The Triangle has some of the best breweries in the Southeast. But what if you want to drink that beer at home? You're going to need proper glassware.
No, not that free taster cup you got at a festival. And not a standard shaker pint. Science says the straight-sided pint glasses you get at middle-tier bars suck. They're good for a bar's branding, but not for a discerning drinker. If you serve savvy guests, they'll think you're a brutish rube at best, and a tacky buffoon at worst.
Here are the four glasses anyone in the Triangle who drinks good beer should have in their cupboard.
Spiegelau IPA glasses
Hop-heavy beers are the most popular beers around. A good many of the craft beer sold come from the IPA family, which includes doubles and sessions and fruit-spiked IPAs.
Germany's Spiegelau, one of the world's elite glassware makers, teamed up with Sam Calagione of Dogfish Head and Ken Grossman of Sierra Nevada to design this glass specifically for the IPA. It has a rounded top with a wide mouth to concentrate the aromas of the hops and allow them to emerge forcefully from the glass but a narrow, ribbed bottom to keep the beer cool. They feel great in your hand and really do seem to make IPAs taste better. BUY THEM HERE
Teku 3.0 glasses for fruited beers, sours and wilds
Even compared to other high-end beer glassware, the Teku is spendy. A set of four will set you back about $70. But if you spent $25 for a 750 milliliter bottle of really nice sour or wild beer, do you really want to savor it from the plastic taster cup you got for free at the last beer festival you went to? No, you want the Teku.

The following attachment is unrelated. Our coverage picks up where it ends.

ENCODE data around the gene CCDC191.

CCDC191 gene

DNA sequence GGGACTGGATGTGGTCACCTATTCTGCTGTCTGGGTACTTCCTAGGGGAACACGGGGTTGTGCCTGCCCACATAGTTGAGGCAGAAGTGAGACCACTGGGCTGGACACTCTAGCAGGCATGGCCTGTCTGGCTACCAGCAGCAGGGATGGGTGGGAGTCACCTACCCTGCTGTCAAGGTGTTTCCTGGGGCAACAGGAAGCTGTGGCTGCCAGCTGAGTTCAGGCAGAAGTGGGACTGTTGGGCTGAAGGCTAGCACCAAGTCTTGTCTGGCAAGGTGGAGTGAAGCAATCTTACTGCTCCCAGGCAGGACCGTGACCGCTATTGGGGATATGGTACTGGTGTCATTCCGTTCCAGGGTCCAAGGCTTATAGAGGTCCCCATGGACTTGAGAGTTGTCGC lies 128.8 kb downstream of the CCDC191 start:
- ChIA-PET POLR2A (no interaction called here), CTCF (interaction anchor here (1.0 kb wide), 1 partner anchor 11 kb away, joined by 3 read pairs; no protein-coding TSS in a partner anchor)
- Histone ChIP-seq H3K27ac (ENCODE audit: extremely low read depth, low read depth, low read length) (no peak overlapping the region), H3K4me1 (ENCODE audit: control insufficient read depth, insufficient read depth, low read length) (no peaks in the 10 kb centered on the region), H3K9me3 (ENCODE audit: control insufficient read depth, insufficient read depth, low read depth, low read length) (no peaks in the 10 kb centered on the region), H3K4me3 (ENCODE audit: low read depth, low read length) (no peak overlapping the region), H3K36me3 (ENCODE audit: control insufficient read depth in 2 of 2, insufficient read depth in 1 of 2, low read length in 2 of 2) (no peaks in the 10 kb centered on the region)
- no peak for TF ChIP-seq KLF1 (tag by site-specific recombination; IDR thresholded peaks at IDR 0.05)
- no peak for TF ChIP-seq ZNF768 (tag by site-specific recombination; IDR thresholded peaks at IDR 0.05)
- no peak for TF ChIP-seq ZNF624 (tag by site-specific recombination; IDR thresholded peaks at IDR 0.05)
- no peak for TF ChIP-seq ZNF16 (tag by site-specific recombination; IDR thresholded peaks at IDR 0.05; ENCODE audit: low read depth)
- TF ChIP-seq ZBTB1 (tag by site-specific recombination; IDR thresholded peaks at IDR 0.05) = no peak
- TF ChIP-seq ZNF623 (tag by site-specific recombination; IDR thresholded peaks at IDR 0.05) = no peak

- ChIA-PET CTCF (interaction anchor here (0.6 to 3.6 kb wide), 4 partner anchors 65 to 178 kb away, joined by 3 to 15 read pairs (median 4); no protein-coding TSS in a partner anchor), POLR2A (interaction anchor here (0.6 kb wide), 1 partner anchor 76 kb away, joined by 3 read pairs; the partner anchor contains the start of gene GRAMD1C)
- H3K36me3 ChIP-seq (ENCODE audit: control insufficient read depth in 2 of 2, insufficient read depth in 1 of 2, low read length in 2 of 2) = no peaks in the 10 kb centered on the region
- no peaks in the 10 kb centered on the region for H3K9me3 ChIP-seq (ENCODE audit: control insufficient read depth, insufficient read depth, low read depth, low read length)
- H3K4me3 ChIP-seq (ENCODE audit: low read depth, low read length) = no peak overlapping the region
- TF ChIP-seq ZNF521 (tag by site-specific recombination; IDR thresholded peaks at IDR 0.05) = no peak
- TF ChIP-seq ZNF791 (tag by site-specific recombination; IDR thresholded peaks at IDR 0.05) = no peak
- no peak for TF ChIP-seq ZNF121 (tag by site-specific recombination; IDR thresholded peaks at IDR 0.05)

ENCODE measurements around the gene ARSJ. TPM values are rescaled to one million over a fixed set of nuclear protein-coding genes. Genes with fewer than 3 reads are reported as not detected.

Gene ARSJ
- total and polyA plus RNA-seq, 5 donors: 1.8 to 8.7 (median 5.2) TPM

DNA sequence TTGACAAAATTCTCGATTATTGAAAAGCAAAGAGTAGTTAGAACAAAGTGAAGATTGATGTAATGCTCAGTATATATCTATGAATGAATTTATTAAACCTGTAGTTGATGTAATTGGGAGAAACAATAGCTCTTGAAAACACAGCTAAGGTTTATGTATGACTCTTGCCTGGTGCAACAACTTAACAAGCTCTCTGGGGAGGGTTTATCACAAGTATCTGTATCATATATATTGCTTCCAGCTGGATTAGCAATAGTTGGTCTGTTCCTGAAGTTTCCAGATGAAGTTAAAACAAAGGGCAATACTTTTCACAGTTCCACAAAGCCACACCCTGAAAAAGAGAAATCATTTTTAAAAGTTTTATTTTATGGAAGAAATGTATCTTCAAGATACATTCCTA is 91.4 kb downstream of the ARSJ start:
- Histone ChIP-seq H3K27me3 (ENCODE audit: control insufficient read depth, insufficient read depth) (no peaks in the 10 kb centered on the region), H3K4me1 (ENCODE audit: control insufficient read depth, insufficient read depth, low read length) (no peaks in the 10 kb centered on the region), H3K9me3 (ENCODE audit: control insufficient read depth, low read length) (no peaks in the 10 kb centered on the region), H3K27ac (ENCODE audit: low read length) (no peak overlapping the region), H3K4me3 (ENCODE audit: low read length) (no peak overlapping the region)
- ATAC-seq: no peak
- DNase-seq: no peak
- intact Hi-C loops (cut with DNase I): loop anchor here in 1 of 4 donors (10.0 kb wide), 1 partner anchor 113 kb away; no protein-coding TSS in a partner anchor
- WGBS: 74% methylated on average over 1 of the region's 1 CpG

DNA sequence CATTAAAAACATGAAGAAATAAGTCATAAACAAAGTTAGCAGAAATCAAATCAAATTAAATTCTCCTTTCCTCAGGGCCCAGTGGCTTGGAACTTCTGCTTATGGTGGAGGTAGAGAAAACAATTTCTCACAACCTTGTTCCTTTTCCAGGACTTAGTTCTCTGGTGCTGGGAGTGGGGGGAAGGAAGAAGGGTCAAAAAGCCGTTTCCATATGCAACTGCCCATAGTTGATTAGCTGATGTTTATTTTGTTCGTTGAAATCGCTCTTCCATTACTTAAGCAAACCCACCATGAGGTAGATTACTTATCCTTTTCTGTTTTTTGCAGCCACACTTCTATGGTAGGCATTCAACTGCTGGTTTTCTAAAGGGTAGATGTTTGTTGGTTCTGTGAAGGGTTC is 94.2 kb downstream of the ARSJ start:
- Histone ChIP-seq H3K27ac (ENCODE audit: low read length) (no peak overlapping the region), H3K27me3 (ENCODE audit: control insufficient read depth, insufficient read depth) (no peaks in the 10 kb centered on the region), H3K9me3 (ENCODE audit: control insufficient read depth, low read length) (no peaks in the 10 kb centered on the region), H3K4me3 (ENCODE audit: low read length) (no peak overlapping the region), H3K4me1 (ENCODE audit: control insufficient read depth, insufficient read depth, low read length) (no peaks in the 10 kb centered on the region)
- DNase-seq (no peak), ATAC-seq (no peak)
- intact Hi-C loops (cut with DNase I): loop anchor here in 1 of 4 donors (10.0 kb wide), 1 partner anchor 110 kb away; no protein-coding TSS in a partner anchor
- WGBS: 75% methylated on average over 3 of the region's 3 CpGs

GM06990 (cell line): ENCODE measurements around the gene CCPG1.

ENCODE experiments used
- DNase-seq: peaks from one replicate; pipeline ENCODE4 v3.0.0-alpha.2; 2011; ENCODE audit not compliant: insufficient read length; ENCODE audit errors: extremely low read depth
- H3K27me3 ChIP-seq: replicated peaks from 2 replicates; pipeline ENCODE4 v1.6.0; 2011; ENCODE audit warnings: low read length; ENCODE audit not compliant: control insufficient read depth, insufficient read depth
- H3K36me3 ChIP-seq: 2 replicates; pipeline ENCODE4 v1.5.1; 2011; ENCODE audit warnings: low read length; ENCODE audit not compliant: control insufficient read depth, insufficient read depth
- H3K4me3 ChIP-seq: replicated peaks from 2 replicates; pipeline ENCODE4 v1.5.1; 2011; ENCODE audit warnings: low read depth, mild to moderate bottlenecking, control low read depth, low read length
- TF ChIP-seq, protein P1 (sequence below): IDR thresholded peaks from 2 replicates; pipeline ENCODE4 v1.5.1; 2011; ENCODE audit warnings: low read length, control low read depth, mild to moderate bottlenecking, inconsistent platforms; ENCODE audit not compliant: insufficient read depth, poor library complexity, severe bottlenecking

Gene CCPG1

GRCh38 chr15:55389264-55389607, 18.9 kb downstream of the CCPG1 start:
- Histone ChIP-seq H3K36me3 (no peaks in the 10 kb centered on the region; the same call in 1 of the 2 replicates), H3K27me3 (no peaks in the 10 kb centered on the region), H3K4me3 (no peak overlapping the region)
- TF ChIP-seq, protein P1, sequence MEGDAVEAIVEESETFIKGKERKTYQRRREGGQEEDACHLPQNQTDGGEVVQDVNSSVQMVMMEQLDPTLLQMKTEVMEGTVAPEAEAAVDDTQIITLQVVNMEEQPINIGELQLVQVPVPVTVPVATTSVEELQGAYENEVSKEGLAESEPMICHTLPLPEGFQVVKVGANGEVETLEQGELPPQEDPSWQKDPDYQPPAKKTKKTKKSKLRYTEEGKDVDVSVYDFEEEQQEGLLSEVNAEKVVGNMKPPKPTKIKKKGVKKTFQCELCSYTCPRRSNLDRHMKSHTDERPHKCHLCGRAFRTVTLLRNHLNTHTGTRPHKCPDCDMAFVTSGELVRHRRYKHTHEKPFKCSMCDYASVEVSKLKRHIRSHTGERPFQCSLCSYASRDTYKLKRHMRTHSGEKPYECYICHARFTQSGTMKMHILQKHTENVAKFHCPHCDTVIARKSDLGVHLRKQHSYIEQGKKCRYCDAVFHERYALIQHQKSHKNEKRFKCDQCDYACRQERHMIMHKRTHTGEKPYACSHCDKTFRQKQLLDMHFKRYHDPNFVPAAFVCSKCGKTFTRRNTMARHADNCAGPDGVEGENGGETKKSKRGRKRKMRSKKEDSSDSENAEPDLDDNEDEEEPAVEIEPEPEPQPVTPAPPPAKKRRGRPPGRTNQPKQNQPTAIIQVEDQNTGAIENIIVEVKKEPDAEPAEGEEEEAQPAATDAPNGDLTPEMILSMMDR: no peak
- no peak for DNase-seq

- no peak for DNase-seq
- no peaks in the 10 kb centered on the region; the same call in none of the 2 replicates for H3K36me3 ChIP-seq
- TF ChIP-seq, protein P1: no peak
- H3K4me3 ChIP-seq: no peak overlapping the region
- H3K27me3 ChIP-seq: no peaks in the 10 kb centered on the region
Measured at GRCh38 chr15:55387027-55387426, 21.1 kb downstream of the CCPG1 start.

This glass is a lot like a wine glass, but has a squared-off edge that subtly encourages you to open your jaw and allow the beer to flow back to the rear of your tongue, where many beers tend to reveal themselves in ways they don't in the front. They say this glass is good for all beers, but we really notice the difference with fruit beers, sours and wilds. BUY THEM HERE
Libbey 16 ounce can-shaped glasses for lagers and light English ales
You've probably seen these around at a few of the hipper new beer bars. On one hand, they are a little bit of a cheat—every beer in Germany and England has its own glass, and if you're a huge fan of a particular company, you should probably get their branded glassware.
On the other hand, most people don't have the money or space for a full array at home.
So we like these simple, modern pint glasses. The curved ridge on the top is pleasant on the lips and concentrates the aromas. They look cool, they feel nice and they show you're not a total shlub. Sometimes that's what it takes. BUY THEM HERE
Luigi Bormioli Birrateque stout glasses for anything dark and not imperial strength.
We like stout glasses that emphasize the roundness of a good, malty beer without sacrificing the benefits of a shapely curve. This Italian-made glass has a curved top to concentrate aromas but also has a cuppable shape that feels good in the hand. BUY THEM HERE
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